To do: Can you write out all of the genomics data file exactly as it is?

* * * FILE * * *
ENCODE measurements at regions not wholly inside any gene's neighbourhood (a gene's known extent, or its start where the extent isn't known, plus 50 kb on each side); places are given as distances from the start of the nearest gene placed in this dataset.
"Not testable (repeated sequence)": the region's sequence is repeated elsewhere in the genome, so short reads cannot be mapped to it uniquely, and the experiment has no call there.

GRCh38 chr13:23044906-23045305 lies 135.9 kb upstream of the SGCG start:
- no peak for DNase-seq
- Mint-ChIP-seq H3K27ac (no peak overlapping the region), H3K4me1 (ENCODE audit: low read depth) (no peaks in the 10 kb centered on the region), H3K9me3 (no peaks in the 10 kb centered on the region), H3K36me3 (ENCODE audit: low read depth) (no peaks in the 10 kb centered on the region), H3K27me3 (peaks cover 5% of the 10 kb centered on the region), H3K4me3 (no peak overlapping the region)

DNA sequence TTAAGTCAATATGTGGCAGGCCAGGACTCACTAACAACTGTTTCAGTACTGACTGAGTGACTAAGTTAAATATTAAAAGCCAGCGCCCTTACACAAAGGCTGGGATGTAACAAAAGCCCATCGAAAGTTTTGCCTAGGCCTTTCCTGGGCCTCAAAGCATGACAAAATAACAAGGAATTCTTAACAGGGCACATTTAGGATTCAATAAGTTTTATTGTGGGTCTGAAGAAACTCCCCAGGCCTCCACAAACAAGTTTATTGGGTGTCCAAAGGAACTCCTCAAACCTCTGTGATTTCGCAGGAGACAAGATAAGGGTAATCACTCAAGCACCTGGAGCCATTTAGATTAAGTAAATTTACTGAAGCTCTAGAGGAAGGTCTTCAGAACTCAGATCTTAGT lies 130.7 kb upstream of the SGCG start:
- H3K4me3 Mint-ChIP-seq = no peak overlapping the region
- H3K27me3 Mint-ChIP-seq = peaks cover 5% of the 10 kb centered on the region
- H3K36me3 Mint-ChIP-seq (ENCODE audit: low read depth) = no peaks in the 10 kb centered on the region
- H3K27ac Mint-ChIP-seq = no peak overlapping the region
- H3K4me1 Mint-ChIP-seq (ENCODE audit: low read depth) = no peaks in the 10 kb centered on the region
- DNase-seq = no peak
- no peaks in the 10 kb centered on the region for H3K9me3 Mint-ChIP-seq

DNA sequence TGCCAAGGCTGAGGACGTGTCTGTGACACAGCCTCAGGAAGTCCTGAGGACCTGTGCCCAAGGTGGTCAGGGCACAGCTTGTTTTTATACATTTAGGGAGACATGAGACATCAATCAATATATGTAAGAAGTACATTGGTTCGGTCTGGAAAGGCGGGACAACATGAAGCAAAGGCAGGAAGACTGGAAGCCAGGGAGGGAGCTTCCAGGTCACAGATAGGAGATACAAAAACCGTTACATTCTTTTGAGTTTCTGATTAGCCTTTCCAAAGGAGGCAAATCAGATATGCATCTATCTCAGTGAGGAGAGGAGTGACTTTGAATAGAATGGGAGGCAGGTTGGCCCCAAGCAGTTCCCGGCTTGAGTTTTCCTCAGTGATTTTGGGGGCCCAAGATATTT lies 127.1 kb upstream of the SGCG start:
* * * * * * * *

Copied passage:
ENCODE measurements at regions not wholly inside any gene's neighbourhood (a gene's known extent, or its start where the extent isn't known, plus 50 kb on each side); places are given as distances from the start of the nearest gene placed in this dataset.
"Not testable (repeated sequence)": the region's sequence is repeated elsewhere in the genome, so short reads cannot be mapped to it uniquely, and the experiment has no call there.

GRCh38 chr13:23044906-23045305 lies 135.9 kb upstream of the SGCG start:
- no peak for DNase-seq
- Mint-ChIP-seq H3K27ac (no peak overlapping the region), H3K4me1 (ENCODE audit: low read depth) (no peaks in the 10 kb centered on the region), H3K9me3 (no peaks in the 10 kb centered on the region), H3K36me3 (ENCODE audit: low read depth) (no peaks in the 10 kb centered on the region), H3K27me3 (peaks cover 5% of the 10 kb centered on the region), H3K4me3 (no peak overlapping the region)

DNA sequence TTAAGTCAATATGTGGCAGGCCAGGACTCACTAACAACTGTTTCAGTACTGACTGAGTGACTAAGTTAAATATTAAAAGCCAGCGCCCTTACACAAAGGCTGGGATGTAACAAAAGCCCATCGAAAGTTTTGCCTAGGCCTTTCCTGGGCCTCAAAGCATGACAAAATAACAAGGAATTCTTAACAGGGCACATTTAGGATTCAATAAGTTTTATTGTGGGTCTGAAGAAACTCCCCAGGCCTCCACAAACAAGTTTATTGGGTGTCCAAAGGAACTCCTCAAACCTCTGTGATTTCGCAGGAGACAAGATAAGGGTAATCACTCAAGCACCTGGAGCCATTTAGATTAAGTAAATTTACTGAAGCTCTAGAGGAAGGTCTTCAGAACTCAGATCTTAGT lies 130.7 kb upstream of the SGCG start:
- H3K4me3 Mint-ChIP-seq = no peak overlapping the region
- H3K27me3 Mint-ChIP-seq = peaks cover 5% of the 10 kb centered on the region
- H3K36me3 Mint-ChIP-seq (ENCODE audit: low read depth) = no peaks in the 10 kb centered on the region
- H3K27ac Mint-ChIP-seq = no peak overlapping the region
- H3K4me1 Mint-ChIP-seq (ENCODE audit: low read depth) = no peaks in the 10 kb centered on the region
- DNase-seq = no peak
- no peaks in the 10 kb centered on the region for H3K9me3 Mint-ChIP-seq

DNA sequence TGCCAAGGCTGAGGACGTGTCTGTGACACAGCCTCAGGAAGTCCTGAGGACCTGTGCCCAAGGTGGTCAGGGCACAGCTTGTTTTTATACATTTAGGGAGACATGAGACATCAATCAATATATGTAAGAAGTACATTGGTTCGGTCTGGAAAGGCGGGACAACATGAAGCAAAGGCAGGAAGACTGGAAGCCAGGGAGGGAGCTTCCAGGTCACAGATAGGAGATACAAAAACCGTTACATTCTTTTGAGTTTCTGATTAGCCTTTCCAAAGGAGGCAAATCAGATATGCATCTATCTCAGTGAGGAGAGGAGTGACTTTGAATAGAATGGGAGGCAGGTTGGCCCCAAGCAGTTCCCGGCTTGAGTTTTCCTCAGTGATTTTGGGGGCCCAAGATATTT lies 127.1 kb upstream of the SGCG start: